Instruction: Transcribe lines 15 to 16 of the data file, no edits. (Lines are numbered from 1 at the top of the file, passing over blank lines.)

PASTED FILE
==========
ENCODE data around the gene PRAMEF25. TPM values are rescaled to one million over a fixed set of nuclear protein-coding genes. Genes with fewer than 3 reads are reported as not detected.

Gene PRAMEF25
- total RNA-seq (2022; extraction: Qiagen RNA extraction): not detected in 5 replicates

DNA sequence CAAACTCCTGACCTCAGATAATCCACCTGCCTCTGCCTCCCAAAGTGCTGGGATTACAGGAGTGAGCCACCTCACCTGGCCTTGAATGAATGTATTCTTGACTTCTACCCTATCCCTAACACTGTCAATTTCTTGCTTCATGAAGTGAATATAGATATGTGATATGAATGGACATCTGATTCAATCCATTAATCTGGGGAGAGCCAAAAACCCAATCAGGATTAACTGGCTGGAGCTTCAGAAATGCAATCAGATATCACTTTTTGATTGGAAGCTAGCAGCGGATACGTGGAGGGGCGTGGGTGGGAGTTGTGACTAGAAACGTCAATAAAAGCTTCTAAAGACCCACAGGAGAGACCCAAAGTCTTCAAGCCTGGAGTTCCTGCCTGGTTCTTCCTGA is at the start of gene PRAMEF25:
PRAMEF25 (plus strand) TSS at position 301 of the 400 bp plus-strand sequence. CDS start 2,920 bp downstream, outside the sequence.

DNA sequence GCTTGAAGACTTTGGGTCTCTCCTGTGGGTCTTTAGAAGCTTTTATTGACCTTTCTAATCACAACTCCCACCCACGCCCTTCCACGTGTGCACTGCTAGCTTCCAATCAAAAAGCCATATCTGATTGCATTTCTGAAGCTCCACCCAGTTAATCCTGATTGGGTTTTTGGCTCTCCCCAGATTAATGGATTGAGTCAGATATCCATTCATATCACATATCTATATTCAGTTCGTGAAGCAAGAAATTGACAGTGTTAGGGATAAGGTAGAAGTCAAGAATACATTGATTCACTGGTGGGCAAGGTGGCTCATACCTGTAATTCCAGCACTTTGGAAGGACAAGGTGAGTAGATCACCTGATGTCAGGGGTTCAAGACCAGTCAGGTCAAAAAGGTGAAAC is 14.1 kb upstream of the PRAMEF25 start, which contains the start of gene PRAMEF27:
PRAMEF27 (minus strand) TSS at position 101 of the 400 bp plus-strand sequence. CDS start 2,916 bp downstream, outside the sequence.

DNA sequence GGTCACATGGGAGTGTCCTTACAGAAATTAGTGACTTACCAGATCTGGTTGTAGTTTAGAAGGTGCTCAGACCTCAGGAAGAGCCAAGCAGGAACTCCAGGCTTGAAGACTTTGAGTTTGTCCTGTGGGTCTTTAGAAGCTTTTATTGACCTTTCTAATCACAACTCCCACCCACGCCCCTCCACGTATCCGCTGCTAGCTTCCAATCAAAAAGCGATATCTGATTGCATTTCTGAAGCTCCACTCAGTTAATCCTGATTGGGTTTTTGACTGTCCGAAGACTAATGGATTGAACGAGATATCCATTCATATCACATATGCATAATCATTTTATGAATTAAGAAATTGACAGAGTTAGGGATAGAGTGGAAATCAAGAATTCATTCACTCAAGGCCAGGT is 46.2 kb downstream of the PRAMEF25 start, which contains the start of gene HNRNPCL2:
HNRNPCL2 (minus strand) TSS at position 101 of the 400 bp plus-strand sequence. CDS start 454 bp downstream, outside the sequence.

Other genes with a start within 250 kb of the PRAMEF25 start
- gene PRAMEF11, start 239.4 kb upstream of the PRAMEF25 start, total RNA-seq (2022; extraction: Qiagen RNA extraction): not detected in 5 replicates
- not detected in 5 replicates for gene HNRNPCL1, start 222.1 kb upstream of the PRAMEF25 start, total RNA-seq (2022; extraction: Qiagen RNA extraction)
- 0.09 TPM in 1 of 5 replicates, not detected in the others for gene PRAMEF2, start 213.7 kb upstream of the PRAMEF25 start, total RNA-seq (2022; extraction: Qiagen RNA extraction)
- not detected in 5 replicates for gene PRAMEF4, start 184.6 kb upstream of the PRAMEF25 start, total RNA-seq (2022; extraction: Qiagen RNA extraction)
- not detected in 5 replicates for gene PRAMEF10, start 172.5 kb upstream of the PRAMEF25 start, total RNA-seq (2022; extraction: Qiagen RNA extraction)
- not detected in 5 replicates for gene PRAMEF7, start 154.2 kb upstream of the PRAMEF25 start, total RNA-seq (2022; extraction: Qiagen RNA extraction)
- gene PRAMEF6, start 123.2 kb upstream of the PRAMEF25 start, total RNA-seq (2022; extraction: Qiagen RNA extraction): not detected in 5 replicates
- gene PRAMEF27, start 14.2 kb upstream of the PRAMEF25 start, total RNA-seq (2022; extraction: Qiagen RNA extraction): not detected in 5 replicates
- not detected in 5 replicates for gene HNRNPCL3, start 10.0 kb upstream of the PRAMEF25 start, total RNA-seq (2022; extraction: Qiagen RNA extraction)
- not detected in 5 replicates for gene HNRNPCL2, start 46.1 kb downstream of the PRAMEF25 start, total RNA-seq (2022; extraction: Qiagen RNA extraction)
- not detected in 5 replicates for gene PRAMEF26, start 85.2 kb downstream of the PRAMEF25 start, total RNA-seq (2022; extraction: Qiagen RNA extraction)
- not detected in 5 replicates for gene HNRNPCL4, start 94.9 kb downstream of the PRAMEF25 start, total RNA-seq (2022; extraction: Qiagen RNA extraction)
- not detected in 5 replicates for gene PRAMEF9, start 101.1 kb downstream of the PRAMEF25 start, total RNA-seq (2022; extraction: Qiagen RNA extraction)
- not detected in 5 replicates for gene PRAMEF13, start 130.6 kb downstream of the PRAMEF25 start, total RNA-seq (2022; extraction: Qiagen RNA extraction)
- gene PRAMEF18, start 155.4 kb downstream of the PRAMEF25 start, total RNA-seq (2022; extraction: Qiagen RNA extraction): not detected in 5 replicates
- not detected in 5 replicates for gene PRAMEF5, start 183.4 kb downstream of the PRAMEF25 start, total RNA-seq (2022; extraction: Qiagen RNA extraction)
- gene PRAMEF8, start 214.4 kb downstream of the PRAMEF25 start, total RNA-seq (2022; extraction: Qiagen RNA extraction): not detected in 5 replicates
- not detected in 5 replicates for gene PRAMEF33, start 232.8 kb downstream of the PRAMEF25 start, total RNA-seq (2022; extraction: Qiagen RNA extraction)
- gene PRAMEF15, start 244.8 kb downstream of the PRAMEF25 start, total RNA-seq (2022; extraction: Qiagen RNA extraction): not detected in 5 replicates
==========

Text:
- not detected in 5 replicates for gene PRAMEF10, start 172.5 kb upstream of the PRAMEF25 start, total RNA-seq (2022; extraction: Qiagen RNA extraction)
- not detected in 5 replicates for gene PRAMEF7, start 154.2 kb upstream of the PRAMEF25 start, total RNA-seq (2022; extraction: Qiagen RNA extraction)